BUENOS AIRES, Argentina – Argentina's broadcast media regulator gave President Cristina Fernandez a long-awaited victory Monday in her campaign to weaken Grupo Clarin, approving a plan to break the leading Latin American media group into six parts.
Regulator Martin Sabbatella called it "the beginning of the end" for media monopolies in Argentina.
Clarin now has 30 days to present separate buyers that meet government approval for each of the group's six parts.
Sabbatella said in a statement that the government will defend Clarin's right to inform and make opinions, but not its capacity to "impose itself like an economic and monopolistic giant to manipulate public opinion and put conditions on the democracy."
Grupo Clarin said in a statement that it will follow the 2009 law, which was upheld by Argentina's Supreme Court last year. The group currently has a dominant position among independent Argentine media through its cable TV systems, broadcast television and radio stations and Internet access providers as well as its flagship Clarin newspaper and many other publications.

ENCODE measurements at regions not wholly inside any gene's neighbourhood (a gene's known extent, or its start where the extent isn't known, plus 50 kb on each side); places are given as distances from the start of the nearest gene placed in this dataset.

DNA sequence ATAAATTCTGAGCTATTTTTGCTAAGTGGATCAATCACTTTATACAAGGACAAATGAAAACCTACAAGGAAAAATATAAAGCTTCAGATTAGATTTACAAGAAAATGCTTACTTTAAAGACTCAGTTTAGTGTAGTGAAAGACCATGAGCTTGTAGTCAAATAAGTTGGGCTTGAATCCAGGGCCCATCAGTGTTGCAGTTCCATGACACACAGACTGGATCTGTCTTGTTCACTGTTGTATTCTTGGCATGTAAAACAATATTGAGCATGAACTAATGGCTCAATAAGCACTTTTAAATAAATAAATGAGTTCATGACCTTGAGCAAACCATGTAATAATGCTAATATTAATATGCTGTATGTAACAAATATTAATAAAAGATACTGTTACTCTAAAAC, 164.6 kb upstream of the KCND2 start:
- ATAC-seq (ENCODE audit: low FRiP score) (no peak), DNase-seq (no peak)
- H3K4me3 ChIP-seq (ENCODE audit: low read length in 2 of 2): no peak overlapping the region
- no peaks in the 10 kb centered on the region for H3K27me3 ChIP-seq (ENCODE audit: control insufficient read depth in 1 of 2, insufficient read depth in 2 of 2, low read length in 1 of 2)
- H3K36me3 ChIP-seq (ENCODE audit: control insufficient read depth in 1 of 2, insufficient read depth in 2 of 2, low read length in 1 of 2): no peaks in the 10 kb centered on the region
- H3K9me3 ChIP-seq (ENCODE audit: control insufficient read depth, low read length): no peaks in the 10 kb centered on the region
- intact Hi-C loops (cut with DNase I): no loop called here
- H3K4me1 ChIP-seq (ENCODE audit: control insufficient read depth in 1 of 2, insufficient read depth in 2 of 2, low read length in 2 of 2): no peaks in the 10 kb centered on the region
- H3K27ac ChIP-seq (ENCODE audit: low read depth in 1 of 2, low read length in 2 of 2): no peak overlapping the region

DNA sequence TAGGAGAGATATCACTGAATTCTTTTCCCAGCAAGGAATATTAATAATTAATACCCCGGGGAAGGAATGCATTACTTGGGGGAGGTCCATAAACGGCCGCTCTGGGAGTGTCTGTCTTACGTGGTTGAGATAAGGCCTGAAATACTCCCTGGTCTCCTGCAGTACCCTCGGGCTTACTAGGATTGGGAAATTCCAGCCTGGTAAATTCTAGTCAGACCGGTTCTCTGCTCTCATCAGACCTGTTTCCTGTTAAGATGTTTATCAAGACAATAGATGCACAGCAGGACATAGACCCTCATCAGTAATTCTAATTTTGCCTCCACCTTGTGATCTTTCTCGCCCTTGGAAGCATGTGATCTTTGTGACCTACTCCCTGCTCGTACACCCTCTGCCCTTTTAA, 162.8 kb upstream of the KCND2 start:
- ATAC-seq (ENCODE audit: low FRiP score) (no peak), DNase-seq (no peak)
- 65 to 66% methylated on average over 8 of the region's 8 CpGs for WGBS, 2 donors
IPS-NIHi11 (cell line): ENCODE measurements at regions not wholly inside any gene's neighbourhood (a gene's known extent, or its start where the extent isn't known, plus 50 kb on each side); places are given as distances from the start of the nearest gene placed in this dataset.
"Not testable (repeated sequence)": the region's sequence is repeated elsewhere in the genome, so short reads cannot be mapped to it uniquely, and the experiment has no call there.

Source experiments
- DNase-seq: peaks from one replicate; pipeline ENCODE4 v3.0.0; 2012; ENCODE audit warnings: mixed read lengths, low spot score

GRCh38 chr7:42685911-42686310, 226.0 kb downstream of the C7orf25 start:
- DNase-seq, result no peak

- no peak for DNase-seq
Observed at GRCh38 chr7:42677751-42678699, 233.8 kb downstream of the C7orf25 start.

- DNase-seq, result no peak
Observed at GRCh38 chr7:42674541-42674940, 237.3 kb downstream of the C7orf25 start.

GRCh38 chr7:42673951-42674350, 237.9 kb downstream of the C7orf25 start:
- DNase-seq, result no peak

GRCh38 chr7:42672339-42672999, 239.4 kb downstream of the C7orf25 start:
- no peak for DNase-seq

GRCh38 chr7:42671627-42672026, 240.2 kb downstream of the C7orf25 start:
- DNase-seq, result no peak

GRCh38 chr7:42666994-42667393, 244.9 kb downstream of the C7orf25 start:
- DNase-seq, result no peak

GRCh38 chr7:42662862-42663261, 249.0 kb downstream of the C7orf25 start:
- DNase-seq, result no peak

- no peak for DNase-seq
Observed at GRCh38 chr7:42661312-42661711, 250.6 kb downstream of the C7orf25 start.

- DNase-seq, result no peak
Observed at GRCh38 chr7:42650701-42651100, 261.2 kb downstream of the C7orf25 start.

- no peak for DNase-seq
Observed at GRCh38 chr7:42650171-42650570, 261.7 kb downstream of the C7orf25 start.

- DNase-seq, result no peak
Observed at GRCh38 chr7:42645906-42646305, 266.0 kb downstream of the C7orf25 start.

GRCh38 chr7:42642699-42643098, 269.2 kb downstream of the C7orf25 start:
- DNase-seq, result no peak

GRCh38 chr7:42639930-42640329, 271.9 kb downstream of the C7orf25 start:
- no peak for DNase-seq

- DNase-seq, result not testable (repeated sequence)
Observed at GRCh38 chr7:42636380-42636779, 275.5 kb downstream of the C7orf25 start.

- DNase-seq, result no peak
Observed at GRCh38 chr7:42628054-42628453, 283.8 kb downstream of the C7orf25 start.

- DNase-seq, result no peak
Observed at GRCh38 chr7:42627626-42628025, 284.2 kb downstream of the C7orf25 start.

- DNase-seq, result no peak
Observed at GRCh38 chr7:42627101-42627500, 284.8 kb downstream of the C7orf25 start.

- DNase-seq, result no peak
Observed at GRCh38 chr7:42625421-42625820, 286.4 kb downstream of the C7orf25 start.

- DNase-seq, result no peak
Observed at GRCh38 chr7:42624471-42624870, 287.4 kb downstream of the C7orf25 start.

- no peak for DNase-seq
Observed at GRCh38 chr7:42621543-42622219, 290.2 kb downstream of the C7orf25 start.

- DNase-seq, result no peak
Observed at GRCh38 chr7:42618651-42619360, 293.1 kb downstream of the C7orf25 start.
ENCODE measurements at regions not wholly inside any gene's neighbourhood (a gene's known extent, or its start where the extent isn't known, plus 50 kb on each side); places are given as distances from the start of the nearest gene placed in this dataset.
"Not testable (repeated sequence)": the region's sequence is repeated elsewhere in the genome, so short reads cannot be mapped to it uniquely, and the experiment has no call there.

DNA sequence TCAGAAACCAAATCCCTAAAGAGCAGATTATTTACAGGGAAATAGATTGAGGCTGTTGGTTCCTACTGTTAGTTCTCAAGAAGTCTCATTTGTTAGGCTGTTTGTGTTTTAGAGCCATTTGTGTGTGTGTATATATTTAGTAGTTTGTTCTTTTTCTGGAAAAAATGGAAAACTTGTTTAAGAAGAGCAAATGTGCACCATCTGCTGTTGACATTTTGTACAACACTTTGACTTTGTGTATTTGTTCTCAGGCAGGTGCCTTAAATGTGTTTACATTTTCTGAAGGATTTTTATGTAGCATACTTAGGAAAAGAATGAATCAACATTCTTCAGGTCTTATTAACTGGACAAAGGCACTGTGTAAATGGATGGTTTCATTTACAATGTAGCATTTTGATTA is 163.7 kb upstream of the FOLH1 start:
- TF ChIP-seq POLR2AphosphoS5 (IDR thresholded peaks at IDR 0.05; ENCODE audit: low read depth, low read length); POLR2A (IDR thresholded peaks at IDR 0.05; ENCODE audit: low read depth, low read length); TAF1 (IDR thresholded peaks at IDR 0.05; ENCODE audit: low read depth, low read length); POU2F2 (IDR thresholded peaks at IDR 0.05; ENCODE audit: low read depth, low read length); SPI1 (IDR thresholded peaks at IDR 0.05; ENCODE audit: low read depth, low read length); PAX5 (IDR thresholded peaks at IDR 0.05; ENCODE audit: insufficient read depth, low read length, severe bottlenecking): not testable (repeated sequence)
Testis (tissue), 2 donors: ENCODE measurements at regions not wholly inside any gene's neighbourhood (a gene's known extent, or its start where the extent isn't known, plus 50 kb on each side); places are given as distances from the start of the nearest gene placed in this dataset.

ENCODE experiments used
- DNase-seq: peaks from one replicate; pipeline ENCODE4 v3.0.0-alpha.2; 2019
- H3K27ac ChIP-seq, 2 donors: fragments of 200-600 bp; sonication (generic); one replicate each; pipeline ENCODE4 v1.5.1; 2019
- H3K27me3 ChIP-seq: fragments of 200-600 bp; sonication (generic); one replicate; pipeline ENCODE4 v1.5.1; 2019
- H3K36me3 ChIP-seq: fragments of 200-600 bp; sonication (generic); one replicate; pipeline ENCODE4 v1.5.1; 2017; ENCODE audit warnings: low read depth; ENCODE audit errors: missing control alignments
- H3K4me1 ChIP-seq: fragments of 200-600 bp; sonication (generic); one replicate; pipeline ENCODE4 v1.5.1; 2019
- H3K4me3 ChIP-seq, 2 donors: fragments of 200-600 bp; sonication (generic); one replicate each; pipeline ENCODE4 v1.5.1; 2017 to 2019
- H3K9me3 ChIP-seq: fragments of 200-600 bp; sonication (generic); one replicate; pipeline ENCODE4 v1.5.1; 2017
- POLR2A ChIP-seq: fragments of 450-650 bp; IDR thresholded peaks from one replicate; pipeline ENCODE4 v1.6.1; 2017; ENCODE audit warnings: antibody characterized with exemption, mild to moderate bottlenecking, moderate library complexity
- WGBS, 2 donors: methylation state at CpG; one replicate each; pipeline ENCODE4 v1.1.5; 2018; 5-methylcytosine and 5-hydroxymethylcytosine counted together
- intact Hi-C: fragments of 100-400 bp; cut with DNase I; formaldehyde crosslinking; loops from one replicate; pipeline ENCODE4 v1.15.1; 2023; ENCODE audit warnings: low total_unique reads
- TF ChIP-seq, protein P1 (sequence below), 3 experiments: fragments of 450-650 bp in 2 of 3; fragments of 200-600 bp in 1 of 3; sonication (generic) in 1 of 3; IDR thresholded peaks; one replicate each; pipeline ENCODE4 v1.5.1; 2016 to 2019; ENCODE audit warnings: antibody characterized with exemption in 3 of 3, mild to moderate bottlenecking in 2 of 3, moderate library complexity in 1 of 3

While campaigning in the courts to implement the anti-monopoly law, the Argentine presidency has fostered a media empire of its own, funding and favoring television and radio stations and newspapers and magazines staffed by "advocacy journalists" who support the government. Grupo Clarin said Sabbatella's statement confirms "his lack of impartiality and his intolerance toward the few media organizations that the political power does not control. And it ratifies that the official purpose of the media law is to dismember the few independent voices" that remain in Argentina's broadcast industry.